Plaintiffs filed this lawsuit in March 1988. The lawsuit challenged the state's process for determining the eligibility of undocumented aliens for certain restricted benefits they may receive under the Medi-Cal program. Eventually, plaintiffs were granted a preliminary injunction preventing DHS from (1) denying restricted-scope coverage under Medi-Cal to undocumented aliens needing long-term care or dialysis, and (2) requiring aliens applying for benefits to disclose certain information concerning their immigration status or that of other family or household members. The early history of the litigation is described in Crespin v. Kizer (1990) 226 Cal.App.3d 498 [ 276 Cal.Rptr. 571], in which this court affirmed the preliminary injunction. ( Id. at p. 523.)
On remand following the decision in Crespin v. Kizer, the trial court granted plaintiffs a permanent injunction preventing DHS from denying restricted-scope Medi-Cal Program coverage to undocumented aliens for long-term care and dialysis. In February 1993, the trial court entered judgment on the permanent injunction. The judgment was affirmed in substantial part in Crespin v. Coye (1994) 27 Cal.App.4th 700 [ 34 Cal.Rptr.2d 10]. Plaintiffs never sought attorney fees in connection with any of the litigation that occurred from 1988 through 1994.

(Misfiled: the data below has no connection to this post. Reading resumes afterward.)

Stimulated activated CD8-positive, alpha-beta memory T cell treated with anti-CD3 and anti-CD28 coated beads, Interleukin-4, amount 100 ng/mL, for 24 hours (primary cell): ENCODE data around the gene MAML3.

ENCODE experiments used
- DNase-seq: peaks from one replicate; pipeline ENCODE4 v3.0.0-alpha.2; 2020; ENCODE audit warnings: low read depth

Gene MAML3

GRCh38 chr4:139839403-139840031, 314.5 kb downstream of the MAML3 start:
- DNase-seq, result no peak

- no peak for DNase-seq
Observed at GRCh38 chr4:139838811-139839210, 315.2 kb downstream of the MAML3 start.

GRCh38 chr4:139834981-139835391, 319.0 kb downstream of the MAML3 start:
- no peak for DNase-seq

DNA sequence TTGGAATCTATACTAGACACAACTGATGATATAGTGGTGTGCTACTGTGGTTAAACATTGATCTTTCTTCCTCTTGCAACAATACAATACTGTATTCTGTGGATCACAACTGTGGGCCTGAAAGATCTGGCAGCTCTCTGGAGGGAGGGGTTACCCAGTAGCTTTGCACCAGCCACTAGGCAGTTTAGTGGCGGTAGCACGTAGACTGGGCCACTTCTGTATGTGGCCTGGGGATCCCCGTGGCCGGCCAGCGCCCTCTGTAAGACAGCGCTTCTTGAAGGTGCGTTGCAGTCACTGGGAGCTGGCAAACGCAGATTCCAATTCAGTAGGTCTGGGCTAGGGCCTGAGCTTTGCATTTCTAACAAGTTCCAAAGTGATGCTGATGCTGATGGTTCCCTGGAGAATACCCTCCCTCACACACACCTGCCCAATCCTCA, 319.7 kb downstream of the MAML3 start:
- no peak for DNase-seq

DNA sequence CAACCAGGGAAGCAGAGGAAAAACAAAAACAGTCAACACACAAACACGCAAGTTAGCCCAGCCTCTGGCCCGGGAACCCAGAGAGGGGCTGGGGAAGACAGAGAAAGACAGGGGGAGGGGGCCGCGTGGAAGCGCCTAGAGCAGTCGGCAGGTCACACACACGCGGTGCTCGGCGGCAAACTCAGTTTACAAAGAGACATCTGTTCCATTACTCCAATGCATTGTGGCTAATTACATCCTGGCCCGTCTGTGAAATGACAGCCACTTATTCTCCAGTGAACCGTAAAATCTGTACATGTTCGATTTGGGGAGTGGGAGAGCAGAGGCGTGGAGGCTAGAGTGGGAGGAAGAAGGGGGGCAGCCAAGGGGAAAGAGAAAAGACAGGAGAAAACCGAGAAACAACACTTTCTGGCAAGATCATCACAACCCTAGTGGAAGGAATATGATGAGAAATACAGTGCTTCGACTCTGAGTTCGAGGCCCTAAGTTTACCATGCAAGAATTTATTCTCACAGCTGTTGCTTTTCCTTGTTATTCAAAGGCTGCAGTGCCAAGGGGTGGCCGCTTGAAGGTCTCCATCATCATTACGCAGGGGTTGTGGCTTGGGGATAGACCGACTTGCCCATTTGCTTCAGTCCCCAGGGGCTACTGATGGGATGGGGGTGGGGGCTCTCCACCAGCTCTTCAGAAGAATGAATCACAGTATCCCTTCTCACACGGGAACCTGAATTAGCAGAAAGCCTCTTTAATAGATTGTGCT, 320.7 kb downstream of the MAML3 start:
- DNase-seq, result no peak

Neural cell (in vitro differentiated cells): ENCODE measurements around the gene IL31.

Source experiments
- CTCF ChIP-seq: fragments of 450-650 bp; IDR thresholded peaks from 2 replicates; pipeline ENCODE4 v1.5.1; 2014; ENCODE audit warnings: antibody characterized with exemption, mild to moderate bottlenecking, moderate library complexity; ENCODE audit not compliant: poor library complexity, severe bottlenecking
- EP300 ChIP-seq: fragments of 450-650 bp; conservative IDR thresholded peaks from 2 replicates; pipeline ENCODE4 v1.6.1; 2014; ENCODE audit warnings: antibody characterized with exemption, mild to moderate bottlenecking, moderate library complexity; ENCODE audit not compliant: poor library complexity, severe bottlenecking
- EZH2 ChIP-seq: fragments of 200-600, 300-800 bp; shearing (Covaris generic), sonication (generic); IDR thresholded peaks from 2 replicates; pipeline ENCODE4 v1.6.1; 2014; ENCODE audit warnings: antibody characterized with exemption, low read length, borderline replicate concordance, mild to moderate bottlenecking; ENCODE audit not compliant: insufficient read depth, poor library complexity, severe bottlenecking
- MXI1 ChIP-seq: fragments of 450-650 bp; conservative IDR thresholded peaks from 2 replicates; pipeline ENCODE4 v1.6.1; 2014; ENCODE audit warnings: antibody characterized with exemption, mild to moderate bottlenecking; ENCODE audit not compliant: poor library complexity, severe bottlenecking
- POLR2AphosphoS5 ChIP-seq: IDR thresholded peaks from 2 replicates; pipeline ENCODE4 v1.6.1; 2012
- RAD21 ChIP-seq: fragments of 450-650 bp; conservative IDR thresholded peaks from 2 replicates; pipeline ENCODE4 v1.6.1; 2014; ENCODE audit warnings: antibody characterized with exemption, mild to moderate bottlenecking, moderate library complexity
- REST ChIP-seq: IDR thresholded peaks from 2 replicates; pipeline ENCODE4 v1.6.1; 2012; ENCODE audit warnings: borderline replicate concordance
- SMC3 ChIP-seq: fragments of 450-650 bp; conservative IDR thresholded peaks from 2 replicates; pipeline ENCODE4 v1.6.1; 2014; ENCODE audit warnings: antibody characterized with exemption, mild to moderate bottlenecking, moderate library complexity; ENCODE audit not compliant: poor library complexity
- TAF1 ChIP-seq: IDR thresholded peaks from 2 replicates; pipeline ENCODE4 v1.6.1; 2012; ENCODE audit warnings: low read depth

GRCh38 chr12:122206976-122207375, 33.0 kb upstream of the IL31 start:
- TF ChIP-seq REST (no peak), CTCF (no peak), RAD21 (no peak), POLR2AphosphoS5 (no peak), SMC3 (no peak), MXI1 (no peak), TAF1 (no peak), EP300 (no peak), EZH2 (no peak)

In March 1997, DHS moved to dissolve or modify portions of the permanent injunction, arguing that under newly-enacted federal welfare legislation, undocumented aliens in California would not be eligible for long-term care and dialysis benefits unless California reenacted a state statute permitting such benefits. Judge Richard Hodge heard the motion in May 1997, but postponed a decision pending the outcome of proposed state legislation that might make it moot. DHS renewed its motion in March 1998. In August 1998, Judge Hodge denied the motion after oral argument, and DHS appealed. While the matter was pending on appeal, the Legislature enacted Welfare and Institutions Code section 14007.65, which reauthorized long-term care and dialysis benefits for undocumented aliens. Due to the Legislature's action, the parties stipulated to the dismissal of DHS's appeal in September 1999. A remittitur was issued in November 1999.